Capturing heterogeneity in contact patterns in animal populations is essential for understanding the spread of infectious diseases. In contrast to other regions of the world in which livestock movement networks are integral to pathogen prevention and control policies, contact networks are understudied in pastoral regions of Africa due to the challenge of measuring contact among mobile herds of cattle whose movements are driven by access to resources. Furthermore, the extent to which seasonal changes in the distribution of water and resources impacts the structure of contact networks in cattle is uncertain. Contact networks may be more conducive to pathogen spread in the dry season due to congregation at limited water sources. Alternatively, less abundant forage may result in decreased pathogen transmission due to competitive avoidance among herds, as measured by reduced contact rates. Here, we use GPS technology to concurrently track 49 free-roaming cattle herds within a semi-arid region of Kenya, and use these data to characterize seasonal contact networks and model the spread of a highly infectious pathogen. This work provides the first empirical data on the local contact network structure of mobile herds based on quantifiable contact events. The contact network demonstrated high levels of interconnectivity. An increase in contacts near to water resources in the dry season resulted in networks with both higher contact rates and higher potential for pathogen spread than in the wet season. Simulated disease outbreaks were also larger in the dry season. Results support the hypothesis that limited water resources enhance connectivity and transmission within contact networks, as opposed to reducing connectivity as a result of competitive avoidance. These results cast light on the impact of seasonal heterogeneity in resource availability on predicting pathogen transmission dynamics, which has implications for other free-ranging wild and domestic populations.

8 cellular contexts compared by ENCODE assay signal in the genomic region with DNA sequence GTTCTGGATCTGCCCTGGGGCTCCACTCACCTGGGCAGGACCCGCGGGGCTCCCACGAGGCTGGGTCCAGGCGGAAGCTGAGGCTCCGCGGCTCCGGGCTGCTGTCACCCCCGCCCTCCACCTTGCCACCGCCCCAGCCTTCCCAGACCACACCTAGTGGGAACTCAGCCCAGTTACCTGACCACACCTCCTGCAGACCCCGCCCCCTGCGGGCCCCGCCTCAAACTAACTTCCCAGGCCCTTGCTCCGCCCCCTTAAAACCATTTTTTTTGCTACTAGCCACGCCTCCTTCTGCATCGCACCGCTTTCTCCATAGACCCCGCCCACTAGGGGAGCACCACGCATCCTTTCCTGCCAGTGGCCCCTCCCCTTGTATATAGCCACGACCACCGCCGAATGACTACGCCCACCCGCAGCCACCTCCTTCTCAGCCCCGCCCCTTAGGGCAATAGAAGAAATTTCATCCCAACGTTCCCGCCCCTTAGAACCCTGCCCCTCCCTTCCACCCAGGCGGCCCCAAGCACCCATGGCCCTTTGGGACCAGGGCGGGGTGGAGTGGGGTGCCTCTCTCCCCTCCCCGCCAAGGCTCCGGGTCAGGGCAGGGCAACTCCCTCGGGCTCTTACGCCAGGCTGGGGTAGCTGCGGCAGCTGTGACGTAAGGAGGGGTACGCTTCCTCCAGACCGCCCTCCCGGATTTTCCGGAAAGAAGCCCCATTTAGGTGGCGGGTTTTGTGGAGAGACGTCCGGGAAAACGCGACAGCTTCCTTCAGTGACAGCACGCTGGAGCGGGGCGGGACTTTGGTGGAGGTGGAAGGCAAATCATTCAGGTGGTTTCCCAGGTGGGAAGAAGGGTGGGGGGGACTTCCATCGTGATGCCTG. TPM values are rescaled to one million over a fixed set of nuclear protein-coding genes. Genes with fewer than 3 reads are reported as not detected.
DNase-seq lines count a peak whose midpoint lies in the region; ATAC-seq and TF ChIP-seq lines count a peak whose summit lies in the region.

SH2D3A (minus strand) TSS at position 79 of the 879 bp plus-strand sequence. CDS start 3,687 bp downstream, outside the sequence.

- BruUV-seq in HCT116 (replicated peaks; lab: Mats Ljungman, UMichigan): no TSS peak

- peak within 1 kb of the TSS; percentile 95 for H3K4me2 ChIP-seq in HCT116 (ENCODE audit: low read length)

Bibliographical noteFunding Information:
Ethics. Permission to conduct this research was granted by the National Environment Management Authority of Kenya, Kenya Wildlife Service, and the management of Ol Pejeta Conservancy. The study was approved by the Institutional Animal Care and Use Committee (Protocol No. 13330) and the Institutional Review Board (Protocol No. 13931) of the University of Illinois Urbana-Champaigne. No data on human subjects are presented in this manuscript. Data accessibility. Data and modelling code are deposited in the Data Repository for the University of Minnesota (DRUM: https://doi.org/10.13020/D60D42). Authors’ contributions. B.F.A. and S.O. designed and performed data collection in field. M.G. and K.V. performed the analysis of the movement, contact, network and spatial data. K.V. performed the modelling and wrote the manuscript. M.E.C. participated in interpretation of network and modelling data. All authors contributed to writing the manuscript and gave final approval for publication. Competing interests. We have no competing interests. Funding. This project was funded by NSF Grant CNH-1313822 to B.F.A.; M.G. was funded by the University of Minnesota Veterinary Summer Scholars program; M.E.C. was funded by National Science Foundation (DEB-1413925) and the University of Minnesota’s Office of the Vice President for Research and Academic Health Center Seed Grant. Acknowledgements. We are grateful to the management of Ol Pejeta Conservancy for permissions and support for data collection, especially Giles Prettejohn, Richard Van Aardt, Richard Vigne, Joseph Mathenge and the Ecological Monitoring Unit.
- Animal movement
- Infectious disease
- Network analysis